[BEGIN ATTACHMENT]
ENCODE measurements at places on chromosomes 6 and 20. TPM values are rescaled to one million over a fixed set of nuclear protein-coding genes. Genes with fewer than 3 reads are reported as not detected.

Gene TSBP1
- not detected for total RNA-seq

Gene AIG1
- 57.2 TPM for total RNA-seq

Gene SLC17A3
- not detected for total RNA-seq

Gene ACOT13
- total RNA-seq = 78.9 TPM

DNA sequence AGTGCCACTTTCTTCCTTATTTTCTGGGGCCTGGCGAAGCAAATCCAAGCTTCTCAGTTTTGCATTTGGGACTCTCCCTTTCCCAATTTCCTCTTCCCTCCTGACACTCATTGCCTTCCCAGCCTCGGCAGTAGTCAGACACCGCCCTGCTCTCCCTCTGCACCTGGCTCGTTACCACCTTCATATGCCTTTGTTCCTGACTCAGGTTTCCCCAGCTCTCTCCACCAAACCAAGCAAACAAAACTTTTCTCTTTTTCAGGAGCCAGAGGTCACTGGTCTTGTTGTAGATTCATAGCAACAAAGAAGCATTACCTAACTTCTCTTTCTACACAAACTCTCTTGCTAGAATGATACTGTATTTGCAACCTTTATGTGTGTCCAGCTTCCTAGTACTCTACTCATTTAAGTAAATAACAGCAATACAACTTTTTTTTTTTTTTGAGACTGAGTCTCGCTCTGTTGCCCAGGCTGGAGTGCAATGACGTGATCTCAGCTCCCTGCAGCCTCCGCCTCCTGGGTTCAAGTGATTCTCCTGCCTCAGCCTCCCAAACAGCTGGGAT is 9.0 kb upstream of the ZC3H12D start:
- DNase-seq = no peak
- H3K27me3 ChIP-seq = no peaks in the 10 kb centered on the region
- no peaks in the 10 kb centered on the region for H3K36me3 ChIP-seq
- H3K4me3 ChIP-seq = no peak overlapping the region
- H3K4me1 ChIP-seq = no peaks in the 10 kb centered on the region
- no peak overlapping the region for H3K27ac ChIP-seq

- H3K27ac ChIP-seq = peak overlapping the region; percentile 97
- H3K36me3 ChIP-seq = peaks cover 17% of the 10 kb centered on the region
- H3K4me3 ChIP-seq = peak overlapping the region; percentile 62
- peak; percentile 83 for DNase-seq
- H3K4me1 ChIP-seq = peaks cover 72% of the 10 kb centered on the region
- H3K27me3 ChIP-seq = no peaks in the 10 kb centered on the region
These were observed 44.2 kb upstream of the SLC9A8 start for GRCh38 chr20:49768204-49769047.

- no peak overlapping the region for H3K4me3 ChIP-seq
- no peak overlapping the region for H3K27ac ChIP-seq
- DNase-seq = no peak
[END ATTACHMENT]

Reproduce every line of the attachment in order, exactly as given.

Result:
ENCODE measurements at places on chromosomes 6 and 20. TPM values are rescaled to one million over a fixed set of nuclear protein-coding genes. Genes with fewer than 3 reads are reported as not detected.

Gene TSBP1
- not detected for total RNA-seq

Gene AIG1
- 57.2 TPM for total RNA-seq

Gene SLC17A3
- not detected for total RNA-seq

Gene ACOT13
- total RNA-seq = 78.9 TPM

DNA sequence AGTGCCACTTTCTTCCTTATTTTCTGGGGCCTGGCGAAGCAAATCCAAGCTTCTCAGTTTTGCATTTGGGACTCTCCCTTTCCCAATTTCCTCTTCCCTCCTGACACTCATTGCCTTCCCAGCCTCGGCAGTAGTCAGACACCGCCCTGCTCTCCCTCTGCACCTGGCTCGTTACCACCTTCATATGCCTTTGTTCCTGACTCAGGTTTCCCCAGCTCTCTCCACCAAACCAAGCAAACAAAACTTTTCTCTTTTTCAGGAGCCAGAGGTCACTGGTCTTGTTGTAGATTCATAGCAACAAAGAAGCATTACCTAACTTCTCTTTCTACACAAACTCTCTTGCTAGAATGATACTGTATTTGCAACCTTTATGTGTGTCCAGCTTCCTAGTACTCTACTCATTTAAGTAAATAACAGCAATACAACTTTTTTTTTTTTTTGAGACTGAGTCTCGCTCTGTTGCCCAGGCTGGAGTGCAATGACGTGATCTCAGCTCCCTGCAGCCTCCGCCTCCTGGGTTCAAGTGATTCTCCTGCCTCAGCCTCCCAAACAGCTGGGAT is 9.0 kb upstream of the ZC3H12D start:
- DNase-seq = no peak
- H3K27me3 ChIP-seq = no peaks in the 10 kb centered on the region
- no peaks in the 10 kb centered on the region for H3K36me3 ChIP-seq
- H3K4me3 ChIP-seq = no peak overlapping the region
- H3K4me1 ChIP-seq = no peaks in the 10 kb centered on the region
- no peak overlapping the region for H3K27ac ChIP-seq

- H3K27ac ChIP-seq = peak overlapping the region; percentile 97
- H3K36me3 ChIP-seq = peaks cover 17% of the 10 kb centered on the region
- H3K4me3 ChIP-seq = peak overlapping the region; percentile 62
- peak; percentile 83 for DNase-seq
- H3K4me1 ChIP-seq = peaks cover 72% of the 10 kb centered on the region
- H3K27me3 ChIP-seq = no peaks in the 10 kb centered on the region
These were observed 44.2 kb upstream of the SLC9A8 start for GRCh38 chr20:49768204-49769047.

- no peak overlapping the region for H3K4me3 ChIP-seq
- no peak overlapping the region for H3K27ac ChIP-seq
- DNase-seq = no peak